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Needy Fido

March 7, 2013

 

“Geez Fido, get out of the way, will ya? It’s about the third time today I’ve almost tripped over you.”

“I was just making sure you knew I was still here,” Fido said.

“It’s not like anybody could miss you. You’re 80 pounds of Big Red Lug.”

“But I don’t care about anybody. I care about you, you, and you.”

“That’s a nice sentiment, Fido, and believe me when I say I appreciate it. All I’m asking is why now? All of a sudden, you’re underfoot almost all the time. What’s going on?”

“Nuthin,” Fido said.

“Come on, out with it, Big Boy. Does this have anything to do with Chief-the-Cat?”

“He sure gets to sit on your lap a lot.”

“Gee, Fido, if you were about 60 pounds lighter and about half your length, you could sit on my lap, too.”

“We tried that once, remember? It didn’t work. It wasn’t that you had anything wrong with your lap. The chair was too small.”

 “The USS Enterprise would be too small for you, Fido. Is there anything else?

“Chief gets food from a can.”

“Not all the time, he doesn’t. And what’s that to you, anyway?”

“I want to have food from a can.”

“All this time, you have been a vacuum cleaner to your bowl of kibble. Never a complaint; never a hint that you didn’t like it.”

“I love my kibble, but Chief gets food from a can.”

“That makes a difference?”

“To me it does.”

“This sounds like you need a lesson or two in the division of attention. Again. First of all, and although Chief would never say this to your face, he knows that he’s the No. 2 four-footer around here, that you’re the Lion King, and he knows about all other stuff.”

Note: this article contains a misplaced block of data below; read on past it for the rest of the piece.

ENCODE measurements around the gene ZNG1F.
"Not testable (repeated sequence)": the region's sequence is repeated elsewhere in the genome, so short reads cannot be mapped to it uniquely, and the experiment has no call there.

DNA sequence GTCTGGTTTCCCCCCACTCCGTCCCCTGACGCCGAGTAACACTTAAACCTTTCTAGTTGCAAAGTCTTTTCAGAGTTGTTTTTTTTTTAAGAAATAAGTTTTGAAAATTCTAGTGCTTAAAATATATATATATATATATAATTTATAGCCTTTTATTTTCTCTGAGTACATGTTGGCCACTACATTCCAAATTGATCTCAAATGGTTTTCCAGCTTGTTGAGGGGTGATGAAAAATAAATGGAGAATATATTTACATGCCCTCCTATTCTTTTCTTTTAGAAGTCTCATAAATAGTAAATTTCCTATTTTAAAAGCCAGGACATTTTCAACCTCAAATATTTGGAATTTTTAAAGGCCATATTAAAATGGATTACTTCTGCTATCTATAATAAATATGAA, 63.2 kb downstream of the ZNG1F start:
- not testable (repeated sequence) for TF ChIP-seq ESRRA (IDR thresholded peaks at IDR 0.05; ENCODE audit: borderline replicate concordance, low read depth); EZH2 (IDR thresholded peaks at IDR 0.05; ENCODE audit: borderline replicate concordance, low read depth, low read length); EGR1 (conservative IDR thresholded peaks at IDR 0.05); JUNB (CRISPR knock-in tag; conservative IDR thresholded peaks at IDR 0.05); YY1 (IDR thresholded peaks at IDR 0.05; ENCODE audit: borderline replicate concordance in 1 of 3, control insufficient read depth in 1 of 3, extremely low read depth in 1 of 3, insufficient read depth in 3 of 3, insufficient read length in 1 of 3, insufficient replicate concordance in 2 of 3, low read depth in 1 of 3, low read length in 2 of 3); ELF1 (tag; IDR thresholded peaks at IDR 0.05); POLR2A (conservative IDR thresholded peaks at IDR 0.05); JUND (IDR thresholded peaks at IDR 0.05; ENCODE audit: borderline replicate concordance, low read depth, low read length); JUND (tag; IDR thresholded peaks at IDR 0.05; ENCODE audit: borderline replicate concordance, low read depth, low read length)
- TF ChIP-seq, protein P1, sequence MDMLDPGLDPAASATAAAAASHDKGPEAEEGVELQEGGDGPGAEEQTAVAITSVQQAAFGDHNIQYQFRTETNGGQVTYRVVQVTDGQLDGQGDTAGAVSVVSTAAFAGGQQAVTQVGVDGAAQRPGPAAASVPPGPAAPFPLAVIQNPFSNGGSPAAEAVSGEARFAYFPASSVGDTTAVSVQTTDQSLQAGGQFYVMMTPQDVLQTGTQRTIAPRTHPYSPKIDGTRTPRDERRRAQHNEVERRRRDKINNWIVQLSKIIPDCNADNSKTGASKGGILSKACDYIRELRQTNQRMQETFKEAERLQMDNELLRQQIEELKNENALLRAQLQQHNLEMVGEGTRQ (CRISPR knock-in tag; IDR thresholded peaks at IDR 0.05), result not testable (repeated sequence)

“Like what other stuff?”

“He’s not dumb, Fido, not like some cats I know. I knew a cat, once, that was basically nothing more than a life support system for its fur. Chief is smart, though. He knows you get to go to work with me and spend all day under my desk. He knows that you and I go for romps together, and that he never gets to go outside except to sit on the woodpile on the deck near the door. He knows that you get to ride in the car and poke your nose out the window.”

“I had not really considered all of this,” Fido said.

“Well geez, Old Man, snap out of it, will you? See, to Chief-the-Cat, he thinks he’ll never make your kind of grade, so he gets a little bit on the insecure side of things.”

“Like me!”

“Like you.”

“Is that why he always jumps on your lap?”

“Probably, but I really wouldn’t know about that. He doesn’t talk much.”

“You can say that again,” Fido said. “Talking with Chief is like talking to a stump.”

“That’s mean, and while it may be true, it’s not right that you should actually say it. There are rules about that sort of thing.”

“Let me sit down and think about that.”

“Not there, Fido, I’ll just trip over you again.”

“That,” Fido said, “is exactly the point.”

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